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Voice of San Diego set out to determine the person who provoked the most important conversation this year.
We considered folks across arts, science, politics, education and more. We crowdsourced suggestions from our members to help inform our decision, but ultimately we made the call within the newsroom.
Key to understanding Voice of the Year is remembering the distinction is not necessarily an honor (recall our inaugural Voice of the Year was ex-Mayor Bob Filner). Nor did we set out to compile the biggest stories of the year. This list is about the people who made us face uncomfortable truths, who led our most significant policy debates and who forced us to grapple with ideas we might have ignored. Some of the people on this list were elected or hired to do this very thing — to represent people’s interests and to ensure their perspective was heard. Others got here by circumstance. But they all played a crucial role in guiding San Diego’s most prolific conversations this year.
With that in mind …
Voice of the Year: The SeaWorld Agitators
It’s been the whale in the room all year long.
For the past year, San Diegans have grappled with a local institution they’d long celebrated for bringing tourists to town and rescuing injured animals from local beaches. That’s all changed. Now, residents must confront a powerful, uncomfortable question: Is SeaWorld worth the jobs it provides and the education it imparts if it comes at the expense of its captive killer whales?
That conversation eventually grew to encompass virtually every corner of civic life – how we entertain our kids, how we protect workers, how the city brings in money and what our obligation is to defend a bunch of marine creatures.
A few crucial players got us here:
• The filmmakers behind “Blackfish,” the explosive documentary that argues holding killer whales in captivity damages their health, poses threats to the humans they interact with and is ultimately immoral;
• The activists inspired by the film, who blanketed social media and picketed the park in person;
• Richard Bloom, the Santa Monica assemblyman who wrote a “Blackfish”-inspired bill that would have ended SeaWorld’s business model as we know it; and
• SeaWorld itself, which ignored “Blackfish” at first, then pivoted to aggressively defend itself from the film’s charges.
Bloom’s bill was eventually tabled, but SeaWorld still took some big hits.
SeaWorld in August admitted for the first time that “Blackfish” backlash was hitting its bottom line, and declared it would spend millions on larger orca habitats – a move that both doubles down on the use of orcas and bows to concerns about their well-being.
The company’s since announced its CEO will step aside and that it’ll lay off more than 300 workers.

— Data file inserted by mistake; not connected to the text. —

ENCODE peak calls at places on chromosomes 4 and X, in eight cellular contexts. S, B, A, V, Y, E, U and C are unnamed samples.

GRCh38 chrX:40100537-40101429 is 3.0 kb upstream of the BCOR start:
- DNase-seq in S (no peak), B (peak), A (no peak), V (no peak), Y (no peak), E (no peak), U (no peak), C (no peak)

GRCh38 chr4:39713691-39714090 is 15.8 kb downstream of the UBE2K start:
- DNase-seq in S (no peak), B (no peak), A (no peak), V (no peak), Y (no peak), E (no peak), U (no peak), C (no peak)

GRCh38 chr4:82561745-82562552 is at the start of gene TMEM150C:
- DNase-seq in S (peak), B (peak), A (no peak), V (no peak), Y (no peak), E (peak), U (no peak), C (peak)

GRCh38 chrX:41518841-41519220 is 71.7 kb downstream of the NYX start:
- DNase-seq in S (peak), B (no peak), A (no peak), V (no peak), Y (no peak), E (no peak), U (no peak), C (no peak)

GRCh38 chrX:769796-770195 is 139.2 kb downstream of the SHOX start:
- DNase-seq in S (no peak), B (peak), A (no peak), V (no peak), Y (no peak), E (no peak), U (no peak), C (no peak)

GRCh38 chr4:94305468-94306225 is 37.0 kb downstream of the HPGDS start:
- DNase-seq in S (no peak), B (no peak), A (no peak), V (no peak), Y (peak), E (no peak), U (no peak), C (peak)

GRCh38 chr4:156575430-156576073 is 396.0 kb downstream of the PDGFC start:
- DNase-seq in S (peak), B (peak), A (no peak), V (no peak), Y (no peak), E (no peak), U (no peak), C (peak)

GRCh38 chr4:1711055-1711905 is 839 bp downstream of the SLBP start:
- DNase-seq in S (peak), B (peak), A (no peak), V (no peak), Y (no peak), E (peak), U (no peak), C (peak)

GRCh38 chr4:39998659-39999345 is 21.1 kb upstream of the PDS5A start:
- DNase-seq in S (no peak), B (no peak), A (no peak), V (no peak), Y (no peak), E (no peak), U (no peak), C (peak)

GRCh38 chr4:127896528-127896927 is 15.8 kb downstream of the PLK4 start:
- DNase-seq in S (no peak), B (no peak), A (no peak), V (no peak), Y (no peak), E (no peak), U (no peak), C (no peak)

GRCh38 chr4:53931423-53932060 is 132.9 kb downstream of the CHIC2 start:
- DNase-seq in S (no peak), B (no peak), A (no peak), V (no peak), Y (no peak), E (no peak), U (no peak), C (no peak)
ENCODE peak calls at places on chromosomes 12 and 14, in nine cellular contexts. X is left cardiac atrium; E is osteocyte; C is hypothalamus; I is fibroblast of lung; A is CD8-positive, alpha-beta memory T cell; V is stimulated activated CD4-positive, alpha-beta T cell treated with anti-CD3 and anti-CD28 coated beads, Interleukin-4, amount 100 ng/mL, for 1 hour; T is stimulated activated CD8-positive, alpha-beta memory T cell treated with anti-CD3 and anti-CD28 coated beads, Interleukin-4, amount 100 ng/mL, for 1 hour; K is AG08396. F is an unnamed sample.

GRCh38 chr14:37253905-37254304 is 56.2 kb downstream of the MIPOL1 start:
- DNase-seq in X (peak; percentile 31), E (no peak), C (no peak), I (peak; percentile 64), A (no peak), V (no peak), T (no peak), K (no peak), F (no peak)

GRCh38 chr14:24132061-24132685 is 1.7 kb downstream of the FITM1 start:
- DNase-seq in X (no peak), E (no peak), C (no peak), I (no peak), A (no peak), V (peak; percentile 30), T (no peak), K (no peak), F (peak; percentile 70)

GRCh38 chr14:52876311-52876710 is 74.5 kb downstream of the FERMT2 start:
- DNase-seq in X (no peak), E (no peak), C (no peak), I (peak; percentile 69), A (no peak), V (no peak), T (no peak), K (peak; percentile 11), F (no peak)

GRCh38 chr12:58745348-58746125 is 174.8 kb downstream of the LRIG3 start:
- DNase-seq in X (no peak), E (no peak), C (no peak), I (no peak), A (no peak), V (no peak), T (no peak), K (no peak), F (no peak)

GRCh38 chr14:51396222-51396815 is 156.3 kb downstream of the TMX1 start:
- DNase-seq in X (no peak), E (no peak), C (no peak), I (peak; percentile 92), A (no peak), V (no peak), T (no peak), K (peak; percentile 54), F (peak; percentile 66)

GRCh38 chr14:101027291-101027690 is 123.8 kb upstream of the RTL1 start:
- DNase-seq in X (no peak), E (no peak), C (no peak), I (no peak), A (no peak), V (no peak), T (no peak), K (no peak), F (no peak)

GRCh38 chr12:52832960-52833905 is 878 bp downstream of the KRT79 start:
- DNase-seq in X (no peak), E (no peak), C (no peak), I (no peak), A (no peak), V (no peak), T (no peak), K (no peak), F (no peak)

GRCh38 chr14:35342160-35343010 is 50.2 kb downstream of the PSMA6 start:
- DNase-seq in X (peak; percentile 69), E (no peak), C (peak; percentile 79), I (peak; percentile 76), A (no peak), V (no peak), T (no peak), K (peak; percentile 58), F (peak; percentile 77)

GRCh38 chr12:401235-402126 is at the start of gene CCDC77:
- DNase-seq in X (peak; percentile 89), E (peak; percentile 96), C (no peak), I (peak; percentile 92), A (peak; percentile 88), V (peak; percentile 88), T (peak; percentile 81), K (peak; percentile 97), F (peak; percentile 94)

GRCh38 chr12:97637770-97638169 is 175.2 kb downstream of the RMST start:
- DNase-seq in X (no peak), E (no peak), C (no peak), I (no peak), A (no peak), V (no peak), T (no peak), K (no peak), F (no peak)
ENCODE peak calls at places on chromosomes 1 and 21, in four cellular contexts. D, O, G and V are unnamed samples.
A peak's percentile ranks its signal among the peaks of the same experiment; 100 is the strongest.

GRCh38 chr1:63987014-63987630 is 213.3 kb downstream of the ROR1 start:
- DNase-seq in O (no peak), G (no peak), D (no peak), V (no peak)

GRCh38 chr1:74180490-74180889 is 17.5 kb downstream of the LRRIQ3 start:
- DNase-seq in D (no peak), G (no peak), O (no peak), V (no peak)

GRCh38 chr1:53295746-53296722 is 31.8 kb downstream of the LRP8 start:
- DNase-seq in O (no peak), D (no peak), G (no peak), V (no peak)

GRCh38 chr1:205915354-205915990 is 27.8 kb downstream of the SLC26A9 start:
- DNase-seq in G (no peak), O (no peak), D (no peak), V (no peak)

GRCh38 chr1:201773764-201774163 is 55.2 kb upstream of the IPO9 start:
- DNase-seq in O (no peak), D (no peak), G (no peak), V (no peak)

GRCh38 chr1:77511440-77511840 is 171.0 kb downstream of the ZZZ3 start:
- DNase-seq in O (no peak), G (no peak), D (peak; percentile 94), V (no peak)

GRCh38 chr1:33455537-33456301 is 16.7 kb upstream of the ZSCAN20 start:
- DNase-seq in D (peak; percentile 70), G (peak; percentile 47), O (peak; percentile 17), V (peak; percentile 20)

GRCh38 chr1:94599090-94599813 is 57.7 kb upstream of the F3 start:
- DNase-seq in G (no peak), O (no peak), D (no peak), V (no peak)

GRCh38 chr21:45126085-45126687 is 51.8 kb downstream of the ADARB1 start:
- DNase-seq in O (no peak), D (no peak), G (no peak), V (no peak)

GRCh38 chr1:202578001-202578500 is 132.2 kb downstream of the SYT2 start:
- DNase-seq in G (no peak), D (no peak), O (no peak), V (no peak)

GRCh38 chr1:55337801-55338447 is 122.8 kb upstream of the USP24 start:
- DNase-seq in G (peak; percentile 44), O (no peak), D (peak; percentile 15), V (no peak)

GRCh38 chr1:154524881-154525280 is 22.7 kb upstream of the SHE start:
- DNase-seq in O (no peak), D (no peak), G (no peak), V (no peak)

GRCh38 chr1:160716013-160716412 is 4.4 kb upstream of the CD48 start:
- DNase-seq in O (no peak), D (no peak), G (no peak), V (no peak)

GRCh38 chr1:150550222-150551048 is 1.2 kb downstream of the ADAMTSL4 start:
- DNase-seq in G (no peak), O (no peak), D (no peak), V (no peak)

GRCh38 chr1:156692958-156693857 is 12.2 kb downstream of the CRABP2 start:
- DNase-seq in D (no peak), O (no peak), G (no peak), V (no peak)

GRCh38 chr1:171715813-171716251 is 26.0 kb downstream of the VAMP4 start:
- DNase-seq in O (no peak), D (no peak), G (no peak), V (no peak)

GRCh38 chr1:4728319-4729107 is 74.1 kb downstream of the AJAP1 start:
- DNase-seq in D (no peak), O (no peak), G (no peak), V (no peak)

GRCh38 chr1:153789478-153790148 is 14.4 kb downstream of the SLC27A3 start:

It’s clear, though, that SeaWorld’s fiercest critics won’t be satisfied until it pulls the plug on orca performances and confinement altogether.
Whether they get their way or not, the concessions SeaWorld has already made, the hits its bottom line has shouldered and the debate that raged for the better part of the year makes the SeaWorld agitators 2014’s Voice of the Year.
— Lisa Halverstadt and Sara Libby
Check out who else made our Voice of the Year list below. Searching for someone we missed? Email Deputy Editor Catherine Green to make the case for who we missed. We’ll round up the most compelling cases for a follow-up post later in the week.
Nicole Tempel Assisi: The Voice for Charter Schools
It was never Nicole Tempel Assisi’s goal to pick a fight with San Diego Unified. But if the district wanted to tussle, Assisi wasn’t about to back down, either.
Ian Campbell: The Voice of Our Vulnerable Arts Scene
Though he’s no longer general and artistic director of the San Diego Opera, Ian Campbell was the face of the city’s traditional, yawning monoliths. It was his company, his time holding the reins, that prompted San Diego to take stock and decide what kind of city it wanted to be.
Jane Doe: A Voice for Victims
Jane Doe, as she was known in court papers, was the final victim of former SDPD officer Anthony Arevalos. The city grappled seriously with officer behavior and the treatment of sexual misconduct victims because of her voice.
Todd Gloria: The Voice for a Progressive San Diego
Councilman Todd Gloria’s to-do list not only set the political debate, it shaped what post-Filner discourse will look like in San Diego.
Lorena Gonzalez: The Voice of Workers and Women (and Working Women)
Perhaps no one in Sacramento made more waves in 2014 than Assemblywoman Lorena Gonzalez, who aggressively pushed bills aimed at boosting workers and women.
Ed Harris and Marco Gonzalez: The Voices of the Density Debate
The city’s promise of a new kind of development is about to be put to the test. As that plays out, its disagreements among the left – including ex-Councilman Ed Harris and environmental attorney Marco Gonzalez – that will be most interesting to watch.
The Murrieta Protesters: The Voice of Nativists
The protests and an influx of young people from Central America provoked a national conversation we needed to have – about immigration, sure, but also about our national identity as a refuge for the world’s oppressed.
Jerry Sanders: The Voice of Business
Regardless of what you think about the Chamber of Commerce’s accomplishments since Jerry Sanders took the reins, you can’t deny that he has given the business coalition he represents its loudest voice in perhaps a decade.